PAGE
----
Manila is 43rd of 60 in Safe Cities Index

Manila is 43rd of 60 in Safe Cities Index
In this February 2019 file photo, personnel of the Manila Police District stand guard at Quiapo Church
Edd Gumban

MANILA, Philippines — Manila had an overall score of 59.2 of a possible 100 in the Safe Cities Index 2019 of the Economist Intelligence Unit, putting the Philippine capital at 43rd of 60 cities in the index.

The index, which is sponsored by NEC Corp., ranks 60 cities based on 57 indicators that cover digital security, health security, infrastructure security and personal security, EIU said in its report.

Manila's scores in the four categories were were "high," or were between 50.1 and 75. 

Although the index measures certain indicators, EIU said rules of thumb can be a good starting point to defining what "safe" means and to illustrate that safety is a multi-faceted issue.

Quoting Alioune Badiane, president of The Urban Think Tank Africa in Senegal, EIU says "in any city where you can often see a woman walking alone at night, you can bet that is a safe city." 

EIU said that although a seemingly simple metric, walking alone at night indicates safety from violent attack. 

"Looking deeper, though, quickly brings up more issues. Walking alone at night also requires infrastructure, including places to walk where one is unlikely to be hit by vehicles and lighting that not only deters violence but also lets our pedestrian see where she is going," it said. 

That pedestrian would also be less likely to walk around the city if it has high levels of air pollution or has low public health education to highlight the health benefits of walking.

"Finally, Mr. Badiane's scene would seem far less safe were the contactless debit cards in our pedestrian's purse charged by someone with a hidden RFID reader walking in the other direction," EIU said.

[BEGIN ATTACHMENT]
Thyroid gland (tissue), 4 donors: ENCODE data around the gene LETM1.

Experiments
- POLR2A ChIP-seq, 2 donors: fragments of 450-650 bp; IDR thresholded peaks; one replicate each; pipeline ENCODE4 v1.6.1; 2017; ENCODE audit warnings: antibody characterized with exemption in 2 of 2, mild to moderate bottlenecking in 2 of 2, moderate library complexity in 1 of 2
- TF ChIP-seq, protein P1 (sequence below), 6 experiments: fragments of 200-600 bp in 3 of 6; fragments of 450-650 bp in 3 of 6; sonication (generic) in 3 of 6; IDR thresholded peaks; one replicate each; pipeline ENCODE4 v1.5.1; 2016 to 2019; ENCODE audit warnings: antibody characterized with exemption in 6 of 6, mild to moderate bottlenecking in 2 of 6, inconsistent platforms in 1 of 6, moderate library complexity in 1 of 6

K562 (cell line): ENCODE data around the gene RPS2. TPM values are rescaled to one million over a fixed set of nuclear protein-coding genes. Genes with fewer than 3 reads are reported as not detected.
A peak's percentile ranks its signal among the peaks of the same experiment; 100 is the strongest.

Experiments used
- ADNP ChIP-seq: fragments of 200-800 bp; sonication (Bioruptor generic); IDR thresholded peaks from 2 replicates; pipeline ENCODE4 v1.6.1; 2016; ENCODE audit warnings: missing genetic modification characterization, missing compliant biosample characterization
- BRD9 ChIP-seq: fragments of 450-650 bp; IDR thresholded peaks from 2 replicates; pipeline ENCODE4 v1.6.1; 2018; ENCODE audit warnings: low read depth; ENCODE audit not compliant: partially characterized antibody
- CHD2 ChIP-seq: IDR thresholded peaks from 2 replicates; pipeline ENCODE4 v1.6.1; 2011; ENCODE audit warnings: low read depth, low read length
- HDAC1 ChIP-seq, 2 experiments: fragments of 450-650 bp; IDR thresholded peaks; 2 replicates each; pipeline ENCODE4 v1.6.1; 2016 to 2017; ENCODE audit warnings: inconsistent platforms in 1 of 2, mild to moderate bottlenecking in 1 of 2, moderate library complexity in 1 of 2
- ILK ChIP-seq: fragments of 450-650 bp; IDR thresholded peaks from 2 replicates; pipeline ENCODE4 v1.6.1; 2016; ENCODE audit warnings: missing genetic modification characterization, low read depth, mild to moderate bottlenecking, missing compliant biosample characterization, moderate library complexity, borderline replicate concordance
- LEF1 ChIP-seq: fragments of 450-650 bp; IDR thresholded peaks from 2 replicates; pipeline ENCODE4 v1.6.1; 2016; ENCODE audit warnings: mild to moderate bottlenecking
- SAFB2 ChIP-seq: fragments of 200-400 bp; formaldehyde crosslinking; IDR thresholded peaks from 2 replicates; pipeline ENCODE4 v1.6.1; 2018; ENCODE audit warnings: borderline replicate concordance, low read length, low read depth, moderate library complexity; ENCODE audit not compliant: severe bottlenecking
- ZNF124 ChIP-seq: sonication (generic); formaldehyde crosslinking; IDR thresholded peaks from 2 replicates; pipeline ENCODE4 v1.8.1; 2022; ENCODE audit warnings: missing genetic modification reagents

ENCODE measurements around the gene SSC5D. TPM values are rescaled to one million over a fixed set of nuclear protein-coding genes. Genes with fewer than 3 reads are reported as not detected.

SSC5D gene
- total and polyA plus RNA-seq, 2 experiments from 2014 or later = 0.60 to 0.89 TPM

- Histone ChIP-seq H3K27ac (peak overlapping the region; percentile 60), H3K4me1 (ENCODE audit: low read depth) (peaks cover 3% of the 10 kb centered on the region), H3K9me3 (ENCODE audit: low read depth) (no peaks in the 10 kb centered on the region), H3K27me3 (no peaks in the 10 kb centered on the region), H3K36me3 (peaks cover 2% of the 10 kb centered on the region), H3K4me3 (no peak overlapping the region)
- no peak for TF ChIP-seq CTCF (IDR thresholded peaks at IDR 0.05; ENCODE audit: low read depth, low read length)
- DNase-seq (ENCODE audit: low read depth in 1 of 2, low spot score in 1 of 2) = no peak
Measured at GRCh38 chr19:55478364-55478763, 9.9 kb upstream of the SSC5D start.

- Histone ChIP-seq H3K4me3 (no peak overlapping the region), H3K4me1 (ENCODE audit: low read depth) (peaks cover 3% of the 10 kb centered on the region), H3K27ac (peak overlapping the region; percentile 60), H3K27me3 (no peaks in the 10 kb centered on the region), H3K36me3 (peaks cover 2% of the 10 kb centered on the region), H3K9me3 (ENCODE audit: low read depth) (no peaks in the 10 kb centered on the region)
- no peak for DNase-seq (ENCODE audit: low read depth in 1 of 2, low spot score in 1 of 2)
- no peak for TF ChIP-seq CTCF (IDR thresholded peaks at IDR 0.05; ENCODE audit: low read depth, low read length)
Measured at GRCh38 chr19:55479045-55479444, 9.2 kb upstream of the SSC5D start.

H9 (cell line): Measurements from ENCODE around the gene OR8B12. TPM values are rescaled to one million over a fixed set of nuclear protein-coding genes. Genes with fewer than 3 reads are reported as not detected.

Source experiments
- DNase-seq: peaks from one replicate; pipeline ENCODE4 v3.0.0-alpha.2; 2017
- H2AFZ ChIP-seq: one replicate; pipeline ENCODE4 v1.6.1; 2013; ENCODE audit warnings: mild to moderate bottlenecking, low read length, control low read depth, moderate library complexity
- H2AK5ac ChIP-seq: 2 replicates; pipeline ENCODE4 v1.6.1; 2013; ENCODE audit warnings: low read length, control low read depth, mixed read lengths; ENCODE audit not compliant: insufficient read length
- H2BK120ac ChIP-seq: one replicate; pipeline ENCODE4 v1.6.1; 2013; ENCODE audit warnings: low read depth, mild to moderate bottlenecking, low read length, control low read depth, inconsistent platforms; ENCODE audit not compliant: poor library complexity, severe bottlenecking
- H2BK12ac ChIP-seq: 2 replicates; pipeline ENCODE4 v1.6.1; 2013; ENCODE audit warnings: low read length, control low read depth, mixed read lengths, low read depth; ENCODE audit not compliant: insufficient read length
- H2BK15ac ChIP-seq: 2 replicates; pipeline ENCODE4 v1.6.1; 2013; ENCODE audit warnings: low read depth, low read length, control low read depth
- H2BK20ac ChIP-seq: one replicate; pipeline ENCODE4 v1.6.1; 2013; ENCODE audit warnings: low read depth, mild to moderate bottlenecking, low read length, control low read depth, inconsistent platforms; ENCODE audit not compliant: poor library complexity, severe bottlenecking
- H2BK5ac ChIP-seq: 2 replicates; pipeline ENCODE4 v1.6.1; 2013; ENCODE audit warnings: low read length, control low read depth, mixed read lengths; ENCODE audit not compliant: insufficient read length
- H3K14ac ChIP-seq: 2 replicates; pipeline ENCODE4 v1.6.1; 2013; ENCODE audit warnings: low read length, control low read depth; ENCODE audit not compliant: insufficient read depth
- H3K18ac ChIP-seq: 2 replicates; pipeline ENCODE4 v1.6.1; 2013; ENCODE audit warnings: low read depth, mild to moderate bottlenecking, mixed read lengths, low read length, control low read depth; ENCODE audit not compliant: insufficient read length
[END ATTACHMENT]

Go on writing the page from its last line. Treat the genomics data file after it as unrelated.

Personal security

Manila did best in the category of personal security, where it scored 74.7 and was in 40th place. The category looks into indicators like level of police engagement, community-based patrolling, the effectiveness of the criminal justice system, and the prevalence of petty and of violent crime.

The top cities in the category were Singapore, Copenhagen in Denmark, Hong Kong, Tokyo, and Wellington in New Zealand.

EIU noted that the top cities all had "full marks for the policing-related indicators: level of engagement, community-based patrolling and use of data-driven techniques."

It also noted that "citizens don't look at policies but at results," saying the perception of safety "correlates closely" with levels of petty and of violent crimes but "shows no statistical link" to policy inputs like gun regulation and enforcement or the availability of street-level data.

According to data from the National Capital Region Police Office website, the average monthly index crame rate for the city of Manila in 2018 was 12.13 percent.

The NCRPO recorded 2,682 index crimes that year.

Digital security